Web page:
London HQ Brexit Threatens European Patent Court

In Germany, politicians are worried that plans to create a unified European patent system and court – to be based in London – will be scotched by Britain’s exit from the European Union.
The European Patent Office in Munich.


Long in the planning, a new unified patent for all European Union countries may be derailed by Brexit and along with it, a European patent court, slated to be located in London.

“It’s totally open, what the British referendum means for the European patent court,” Elisabeth Winkelmeier, the legal spokesperson for the parliamentary grouping of the governing Christian Democratic party, told Handelsblatt. “If the United Kingdom leaves the European Union, it would call the agreement about the patent court in its current form, as well as the London location, into question.”

Plans are underway for a unified patent court to cover all 28 countries in the European Union to hear cases regarding the infringement or revocation of patents in the European member states.

This high profile project is now completely up in the air.

At present in Europe, patents throughout the region are governed by an agreement dating back to 1973, under which patents are granted by the European Patent Office. This however has to be validated in the separate countries, and any enforcement enacted as though the holder held patents in each different state.

This process of applying for and allocating patents and resolving any disputes was to be simplified with a unified patent and patent court, planned for 2017 and likely to cut bureaucracy and costs. A new E.U. patent was to come into being whereby the European Patent Office would award a single patent that would automatically be valid in all the countries in the bloc. One single court, the new Unified Patent Court, would determine cases or disputes.

But the U.K. vote to leave the European Union in a referendum on June 23 calls these plans into question. In Germany, there is growing concern across the political spectrum.

The association of German industry, BDI, warned that German companies, known for their strength in terms of patents, may be subject to a stalemate. "Ideally, Great Britain would ratify the agreement as quickly as possible," said Julia Hentsch, the association's legal expert, adding that this is what industry is waiting for.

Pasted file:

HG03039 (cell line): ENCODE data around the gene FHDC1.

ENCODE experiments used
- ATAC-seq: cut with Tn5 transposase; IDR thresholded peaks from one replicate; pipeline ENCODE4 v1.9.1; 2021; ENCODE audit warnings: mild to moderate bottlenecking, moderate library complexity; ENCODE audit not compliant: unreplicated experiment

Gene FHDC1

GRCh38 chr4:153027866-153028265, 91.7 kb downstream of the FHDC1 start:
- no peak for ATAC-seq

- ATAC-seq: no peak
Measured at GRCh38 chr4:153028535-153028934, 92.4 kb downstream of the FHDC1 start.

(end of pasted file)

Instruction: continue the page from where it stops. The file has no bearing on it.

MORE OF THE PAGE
Much is uncertain about next steps. Johannes Fecher, the legal spokesperson for the Social Democrats parliamentary group, said, “This high profile project is now completely up in the air.”

If legal cases arose, these would be resolved by the European Patent Office in Paris with courts in Munich and London.

Mr. Fechner however cautioned against giving up on the entire project. It is too important economically for German businesses and inventors, he said. “But there’ll definitely be a need for new negotiations," he told Handelsblatt. He added that he thought it was unlikely that a European patent court could now be based in London.

Renate Künast, a Green party member who chairs the parliamentary legal committee, underlined that the agreements so far foresee the U.K. being involved. She said that the referendum didn't mean that Germany, France and the other member states should not ratify the law. “We’ll have to wait and see what happens next and we won’t be able to say until the U.K. actually applies to leave the E.U. and negotiations take place.”


Handelsblatt's Heike Anger is a political correspondent based in Berlin. Allison Williams contributed to this article. To contact the author: [email protected]

This story was updated at 15:00 CET Thursday to correct an earlier version, which quoted Ms. Winkelmeier as saying the European Patent Office was being called into question. She was actually referring to the patent court.